You usually use "fiancé" with "é" and not "e" as "fiance". Why?

I know "É" is a letter of the Latin alphabet, and the word "fiancé" refers to mid 19th century: from French, past participle of fiancer ‘betroth’, from Old French fiance ‘a promise’, based on Latin fidere ‘to trust’.1

I know it is a loanword (like résumé from French) a word adopted from one language (the donor language) and incorporated into another language without translation.

But why don't you translate it into English? Why "é" remains original?

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    Although it's a loanword, fiancé is an English word already, and it doesn't need "translation". Replacing ‹é› with ‹e› is naturalization, not translation. Note however that the fiance spelling is more common than the fiancé spelling.
    – user230
    Jun 11, 2018 at 16:19
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    We do, more often than not.
    – user230
    Jun 11, 2018 at 16:40
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    @Peace Have you checked the link offered by ColleenV? "Educated people often see these as French words being used in English, so they put the stress on the last syllable and spell them with the accent: fiancé, fiancée" The same occurs with "touché"
    – RubioRic
    Jun 11, 2018 at 16:42
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    @Peace any characters not found on a standard English keyboard are routinely naturalized in words that have them: entree, resume, Cote d'Azur, facade, pinata etc.
    – Andrew
    Jun 11, 2018 at 16:48

3 Answers 3


Asking "why" about any question of English spelling is a hopeless task.

In the 1800s some people decided to start using the French word for a person who was going to get married. We don't know why they did this — there was a perfectly good English word "betrothed" that they could have used instead. Perhaps they felt the English word sounded too plain, and the "romantic" French word was sophisticated.

When they wrote the word, they copied the French spelling with an accent on the e. Some other people wrote the word with no accent, and were told that they were "wrong". People get very opinionated about details of spelling. But enough people either didn't or couldn't write the word with an accent to make this spelling quite common.

The result is that two spellings are in common use.

The general observation is that when English people borrow a word from a language that uses the Latin alphabet, it is common for the spelling to preserve the accents in the source language. This is especially common when borrowing from Western European languages, whose diacritic and alphabet systems are most familiar. It is also more common when the accent indicates a significant difference in pronunciation. Usually, over time, the accent is lost. So older borrowings are less likely to use accents.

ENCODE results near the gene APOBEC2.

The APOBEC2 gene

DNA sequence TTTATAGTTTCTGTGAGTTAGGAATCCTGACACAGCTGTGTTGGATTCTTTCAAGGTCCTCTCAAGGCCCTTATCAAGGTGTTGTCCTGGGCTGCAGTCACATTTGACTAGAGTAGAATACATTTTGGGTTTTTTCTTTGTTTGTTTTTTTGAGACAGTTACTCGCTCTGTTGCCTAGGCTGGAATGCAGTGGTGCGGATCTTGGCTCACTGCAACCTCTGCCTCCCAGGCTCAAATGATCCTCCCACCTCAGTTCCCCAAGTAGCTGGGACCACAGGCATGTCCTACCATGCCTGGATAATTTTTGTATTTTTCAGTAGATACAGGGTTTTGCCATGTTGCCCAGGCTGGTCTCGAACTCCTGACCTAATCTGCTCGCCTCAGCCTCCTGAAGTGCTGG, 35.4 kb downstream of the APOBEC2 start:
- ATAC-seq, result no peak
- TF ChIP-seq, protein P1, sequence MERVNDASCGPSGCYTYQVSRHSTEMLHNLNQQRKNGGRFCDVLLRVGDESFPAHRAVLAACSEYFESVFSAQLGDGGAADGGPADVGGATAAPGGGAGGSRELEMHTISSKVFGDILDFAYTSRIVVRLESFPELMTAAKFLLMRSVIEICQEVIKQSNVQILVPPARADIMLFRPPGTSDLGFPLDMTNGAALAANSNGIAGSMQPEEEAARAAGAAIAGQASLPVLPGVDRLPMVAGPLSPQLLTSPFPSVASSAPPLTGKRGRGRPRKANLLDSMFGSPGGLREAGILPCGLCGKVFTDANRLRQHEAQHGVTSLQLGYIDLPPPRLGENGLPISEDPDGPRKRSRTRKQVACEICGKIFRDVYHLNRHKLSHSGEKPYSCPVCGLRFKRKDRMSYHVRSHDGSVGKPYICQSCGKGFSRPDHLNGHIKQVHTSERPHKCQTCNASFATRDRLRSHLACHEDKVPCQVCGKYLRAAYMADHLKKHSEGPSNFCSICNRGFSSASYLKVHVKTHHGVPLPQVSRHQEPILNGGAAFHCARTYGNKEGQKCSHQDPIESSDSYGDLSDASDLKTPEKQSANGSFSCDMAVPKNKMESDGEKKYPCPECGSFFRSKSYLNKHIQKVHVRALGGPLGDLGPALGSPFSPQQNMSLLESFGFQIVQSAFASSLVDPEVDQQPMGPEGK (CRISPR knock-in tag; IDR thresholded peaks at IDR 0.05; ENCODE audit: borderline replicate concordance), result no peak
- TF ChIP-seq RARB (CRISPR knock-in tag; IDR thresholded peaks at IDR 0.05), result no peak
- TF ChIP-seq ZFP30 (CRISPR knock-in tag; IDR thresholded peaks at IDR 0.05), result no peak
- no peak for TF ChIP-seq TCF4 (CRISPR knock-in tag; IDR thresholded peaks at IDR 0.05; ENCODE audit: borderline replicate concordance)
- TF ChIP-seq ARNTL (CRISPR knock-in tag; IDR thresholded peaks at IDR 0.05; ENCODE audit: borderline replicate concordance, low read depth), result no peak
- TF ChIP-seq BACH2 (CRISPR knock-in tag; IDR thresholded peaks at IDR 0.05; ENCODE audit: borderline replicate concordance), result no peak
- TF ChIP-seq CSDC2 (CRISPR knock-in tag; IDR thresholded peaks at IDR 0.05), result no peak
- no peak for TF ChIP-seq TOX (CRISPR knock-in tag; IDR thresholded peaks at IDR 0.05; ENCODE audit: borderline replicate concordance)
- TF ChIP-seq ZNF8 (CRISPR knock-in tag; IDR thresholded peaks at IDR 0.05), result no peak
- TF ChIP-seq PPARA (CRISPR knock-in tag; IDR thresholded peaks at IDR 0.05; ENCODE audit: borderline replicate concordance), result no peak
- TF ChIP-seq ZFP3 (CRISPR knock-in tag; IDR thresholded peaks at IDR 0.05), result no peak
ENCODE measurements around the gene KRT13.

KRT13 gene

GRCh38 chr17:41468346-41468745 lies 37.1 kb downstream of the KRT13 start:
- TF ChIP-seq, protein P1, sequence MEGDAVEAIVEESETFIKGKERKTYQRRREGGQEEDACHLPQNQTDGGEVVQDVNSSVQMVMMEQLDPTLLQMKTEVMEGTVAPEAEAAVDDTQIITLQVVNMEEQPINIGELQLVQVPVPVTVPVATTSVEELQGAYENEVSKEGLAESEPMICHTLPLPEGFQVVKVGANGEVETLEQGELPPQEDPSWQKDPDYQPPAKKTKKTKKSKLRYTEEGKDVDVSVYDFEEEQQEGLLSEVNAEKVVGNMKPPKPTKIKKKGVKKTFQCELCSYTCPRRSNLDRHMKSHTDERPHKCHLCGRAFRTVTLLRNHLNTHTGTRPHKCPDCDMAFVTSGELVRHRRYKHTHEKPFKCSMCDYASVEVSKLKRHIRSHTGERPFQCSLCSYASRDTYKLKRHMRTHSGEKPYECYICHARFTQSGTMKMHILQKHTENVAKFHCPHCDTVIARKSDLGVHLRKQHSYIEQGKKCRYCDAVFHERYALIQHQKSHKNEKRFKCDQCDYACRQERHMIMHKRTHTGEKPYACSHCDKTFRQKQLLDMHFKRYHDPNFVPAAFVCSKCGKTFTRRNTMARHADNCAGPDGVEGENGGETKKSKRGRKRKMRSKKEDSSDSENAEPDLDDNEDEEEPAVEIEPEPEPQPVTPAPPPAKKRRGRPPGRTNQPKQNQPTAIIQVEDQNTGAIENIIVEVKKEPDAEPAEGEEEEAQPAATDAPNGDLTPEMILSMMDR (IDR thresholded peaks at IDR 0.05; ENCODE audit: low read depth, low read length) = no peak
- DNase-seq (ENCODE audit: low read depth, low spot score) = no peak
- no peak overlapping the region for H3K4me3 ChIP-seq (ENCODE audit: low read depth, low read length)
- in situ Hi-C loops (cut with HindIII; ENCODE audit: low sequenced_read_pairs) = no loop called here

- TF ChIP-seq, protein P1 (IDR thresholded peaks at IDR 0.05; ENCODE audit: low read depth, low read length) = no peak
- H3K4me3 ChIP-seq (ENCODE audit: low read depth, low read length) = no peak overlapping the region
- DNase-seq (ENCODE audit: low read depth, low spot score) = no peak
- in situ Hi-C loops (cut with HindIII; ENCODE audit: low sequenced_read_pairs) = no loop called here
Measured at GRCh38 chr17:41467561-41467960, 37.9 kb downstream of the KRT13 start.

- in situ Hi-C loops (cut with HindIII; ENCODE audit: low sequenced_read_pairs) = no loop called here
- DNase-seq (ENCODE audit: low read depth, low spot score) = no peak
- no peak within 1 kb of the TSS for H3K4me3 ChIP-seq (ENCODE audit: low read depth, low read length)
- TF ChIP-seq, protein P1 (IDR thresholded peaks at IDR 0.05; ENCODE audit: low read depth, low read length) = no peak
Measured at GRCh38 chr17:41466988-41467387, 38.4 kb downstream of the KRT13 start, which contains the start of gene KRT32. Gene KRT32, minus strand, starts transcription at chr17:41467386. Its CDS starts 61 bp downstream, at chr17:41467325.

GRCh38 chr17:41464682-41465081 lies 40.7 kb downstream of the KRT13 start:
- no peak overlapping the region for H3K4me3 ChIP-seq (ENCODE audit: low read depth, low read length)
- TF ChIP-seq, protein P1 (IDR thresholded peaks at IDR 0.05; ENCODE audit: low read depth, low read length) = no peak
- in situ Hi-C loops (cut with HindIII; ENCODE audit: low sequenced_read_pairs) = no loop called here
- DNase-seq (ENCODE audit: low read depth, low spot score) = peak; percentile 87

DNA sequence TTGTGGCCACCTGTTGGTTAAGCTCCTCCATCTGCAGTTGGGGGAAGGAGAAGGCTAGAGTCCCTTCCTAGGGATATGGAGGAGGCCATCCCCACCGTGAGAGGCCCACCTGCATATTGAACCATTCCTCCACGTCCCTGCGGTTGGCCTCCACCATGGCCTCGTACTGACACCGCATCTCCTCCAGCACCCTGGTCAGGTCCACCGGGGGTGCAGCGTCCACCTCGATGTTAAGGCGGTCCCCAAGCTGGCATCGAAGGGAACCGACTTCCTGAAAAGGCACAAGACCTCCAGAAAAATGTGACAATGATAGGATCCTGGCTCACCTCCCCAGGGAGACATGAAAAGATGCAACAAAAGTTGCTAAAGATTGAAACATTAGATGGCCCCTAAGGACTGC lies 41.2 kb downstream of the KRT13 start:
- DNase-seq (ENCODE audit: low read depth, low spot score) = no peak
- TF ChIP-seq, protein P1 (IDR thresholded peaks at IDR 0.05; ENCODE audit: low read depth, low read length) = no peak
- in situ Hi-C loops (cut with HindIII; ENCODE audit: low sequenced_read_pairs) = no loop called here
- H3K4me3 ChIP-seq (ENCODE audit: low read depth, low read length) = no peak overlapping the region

Here are some examples of borrowed words that can be correctly spelled in two ways

Fiancé is quite common. It is a fairly recent borrowing (mid 1800s) and the accent indicates that the e is not silent.

Piña Colada (Spanish) fairly common, a recent borrowing from a familiar language, but Pina Colada is also recognised, and the pronunciation tends to be anglicised.

Pączki (from Polish) is normally written without the Ogonek. English speakers are less familiar with Polish diacritical marks than with French ones. Typing an ogonek on an English keyboard is difficult.

rôle (French) is rare. It is an older borrowing (1600s) and the circumflex doesn't change how it is pronounced.

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    In England in the 70s and 80s (but not so much now) so most likely earlier as well using a french word was considered "posh". Lots of people who thought they were clever used french words for stuff and keeping the accent would be even smarter. The same way we currently have debates on how to pronounce Italian words the "correct" way, and annoying italian holiday people try to tell us we are pronouncing chorizo wrong. So basically it is all to do with class snobbery. I am agreeing with you
    – WendyG
    Jun 12, 2018 at 9:41
  • Except chorizo is from Iberia, not Italy. But I take your point.
    – James K
    Jun 12, 2018 at 10:22